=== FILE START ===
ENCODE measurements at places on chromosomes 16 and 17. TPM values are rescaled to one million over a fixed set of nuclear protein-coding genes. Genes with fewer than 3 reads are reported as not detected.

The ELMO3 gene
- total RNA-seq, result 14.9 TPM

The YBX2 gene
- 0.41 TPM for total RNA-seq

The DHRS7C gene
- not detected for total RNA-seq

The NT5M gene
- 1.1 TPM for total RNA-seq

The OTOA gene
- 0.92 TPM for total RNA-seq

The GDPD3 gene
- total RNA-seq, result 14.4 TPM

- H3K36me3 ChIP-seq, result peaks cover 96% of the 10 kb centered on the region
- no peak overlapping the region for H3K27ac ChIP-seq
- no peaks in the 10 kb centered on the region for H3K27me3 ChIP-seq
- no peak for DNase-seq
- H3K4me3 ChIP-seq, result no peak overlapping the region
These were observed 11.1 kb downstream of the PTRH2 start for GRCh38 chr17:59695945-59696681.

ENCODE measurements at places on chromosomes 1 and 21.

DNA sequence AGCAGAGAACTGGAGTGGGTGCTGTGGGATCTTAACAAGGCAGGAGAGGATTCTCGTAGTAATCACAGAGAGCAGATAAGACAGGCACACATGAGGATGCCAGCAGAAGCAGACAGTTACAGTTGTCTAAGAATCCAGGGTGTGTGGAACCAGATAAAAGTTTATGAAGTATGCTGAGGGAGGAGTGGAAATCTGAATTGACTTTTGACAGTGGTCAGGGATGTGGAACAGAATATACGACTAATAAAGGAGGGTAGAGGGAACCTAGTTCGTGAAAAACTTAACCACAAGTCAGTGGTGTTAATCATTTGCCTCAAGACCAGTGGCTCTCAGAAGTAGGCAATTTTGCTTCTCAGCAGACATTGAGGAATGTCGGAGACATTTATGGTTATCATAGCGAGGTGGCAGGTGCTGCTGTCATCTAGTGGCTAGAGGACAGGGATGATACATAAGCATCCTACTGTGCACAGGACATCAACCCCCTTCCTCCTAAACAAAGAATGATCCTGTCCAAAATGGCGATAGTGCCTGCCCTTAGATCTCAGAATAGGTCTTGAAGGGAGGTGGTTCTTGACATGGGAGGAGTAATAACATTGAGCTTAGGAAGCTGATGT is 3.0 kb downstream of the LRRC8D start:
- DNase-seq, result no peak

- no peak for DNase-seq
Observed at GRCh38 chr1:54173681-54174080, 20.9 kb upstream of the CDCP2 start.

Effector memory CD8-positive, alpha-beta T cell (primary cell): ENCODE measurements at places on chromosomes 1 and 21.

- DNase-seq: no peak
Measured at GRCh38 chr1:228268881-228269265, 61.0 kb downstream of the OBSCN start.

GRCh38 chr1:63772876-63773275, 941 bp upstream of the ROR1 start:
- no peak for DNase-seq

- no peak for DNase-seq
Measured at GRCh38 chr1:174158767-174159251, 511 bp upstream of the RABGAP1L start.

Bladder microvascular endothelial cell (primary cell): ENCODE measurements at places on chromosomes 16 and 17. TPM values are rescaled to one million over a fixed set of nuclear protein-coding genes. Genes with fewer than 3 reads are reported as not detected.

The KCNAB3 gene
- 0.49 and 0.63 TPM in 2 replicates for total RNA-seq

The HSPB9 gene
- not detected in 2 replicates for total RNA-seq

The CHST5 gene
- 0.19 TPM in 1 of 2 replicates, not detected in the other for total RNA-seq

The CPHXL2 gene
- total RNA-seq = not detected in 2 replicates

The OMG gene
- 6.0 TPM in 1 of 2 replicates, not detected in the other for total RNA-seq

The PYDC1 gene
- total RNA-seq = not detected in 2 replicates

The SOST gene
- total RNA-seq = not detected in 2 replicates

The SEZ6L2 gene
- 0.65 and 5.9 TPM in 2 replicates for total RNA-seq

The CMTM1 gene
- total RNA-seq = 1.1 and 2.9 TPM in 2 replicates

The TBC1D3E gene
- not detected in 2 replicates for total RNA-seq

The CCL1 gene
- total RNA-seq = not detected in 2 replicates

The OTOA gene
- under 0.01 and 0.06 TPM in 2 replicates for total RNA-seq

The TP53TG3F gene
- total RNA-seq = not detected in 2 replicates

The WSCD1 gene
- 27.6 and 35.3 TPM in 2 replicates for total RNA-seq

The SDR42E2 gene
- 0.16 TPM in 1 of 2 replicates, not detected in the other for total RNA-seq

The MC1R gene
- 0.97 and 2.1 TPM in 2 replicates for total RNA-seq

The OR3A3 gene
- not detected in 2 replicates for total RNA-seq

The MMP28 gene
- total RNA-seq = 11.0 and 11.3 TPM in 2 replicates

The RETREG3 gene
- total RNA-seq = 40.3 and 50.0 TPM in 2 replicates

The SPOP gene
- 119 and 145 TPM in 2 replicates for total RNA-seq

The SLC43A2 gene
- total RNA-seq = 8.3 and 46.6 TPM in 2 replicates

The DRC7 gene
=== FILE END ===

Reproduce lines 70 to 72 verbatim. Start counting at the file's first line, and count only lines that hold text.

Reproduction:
- total RNA-seq = 40.3 and 50.0 TPM in 2 replicates

The SPOP gene
- 119 and 145 TPM in 2 replicates for total RNA-seq